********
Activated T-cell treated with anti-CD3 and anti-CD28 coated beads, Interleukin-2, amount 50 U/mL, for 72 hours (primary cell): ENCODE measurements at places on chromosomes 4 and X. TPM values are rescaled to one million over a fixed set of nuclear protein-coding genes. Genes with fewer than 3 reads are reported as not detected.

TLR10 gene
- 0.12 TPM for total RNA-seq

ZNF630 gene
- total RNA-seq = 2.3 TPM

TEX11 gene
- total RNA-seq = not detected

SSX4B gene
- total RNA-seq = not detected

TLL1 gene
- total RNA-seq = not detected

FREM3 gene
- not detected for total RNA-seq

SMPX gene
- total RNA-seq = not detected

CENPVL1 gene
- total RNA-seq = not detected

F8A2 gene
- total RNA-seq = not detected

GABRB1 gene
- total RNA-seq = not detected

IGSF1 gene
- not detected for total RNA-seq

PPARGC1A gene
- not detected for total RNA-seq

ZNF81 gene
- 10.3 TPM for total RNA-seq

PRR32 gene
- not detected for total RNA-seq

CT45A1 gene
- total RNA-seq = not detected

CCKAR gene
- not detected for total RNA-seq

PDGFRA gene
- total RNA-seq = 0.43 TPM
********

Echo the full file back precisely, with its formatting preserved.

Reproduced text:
Activated T-cell treated with anti-CD3 and anti-CD28 coated beads, Interleukin-2, amount 50 U/mL, for 72 hours (primary cell): ENCODE measurements at places on chromosomes 4 and X. TPM values are rescaled to one million over a fixed set of nuclear protein-coding genes. Genes with fewer than 3 reads are reported as not detected.

TLR10 gene
- 0.12 TPM for total RNA-seq

ZNF630 gene
- total RNA-seq = 2.3 TPM

TEX11 gene
- total RNA-seq = not detected

SSX4B gene
- total RNA-seq = not detected

TLL1 gene
- total RNA-seq = not detected

FREM3 gene
- not detected for total RNA-seq

SMPX gene
- total RNA-seq = not detected

CENPVL1 gene
- total RNA-seq = not detected

F8A2 gene
- total RNA-seq = not detected

GABRB1 gene
- total RNA-seq = not detected

IGSF1 gene
- not detected for total RNA-seq

PPARGC1A gene
- not detected for total RNA-seq

ZNF81 gene
- 10.3 TPM for total RNA-seq

PRR32 gene
- not detected for total RNA-seq

CT45A1 gene
- total RNA-seq = not detected

CCKAR gene
- not detected for total RNA-seq

PDGFRA gene
- total RNA-seq = 0.43 TPM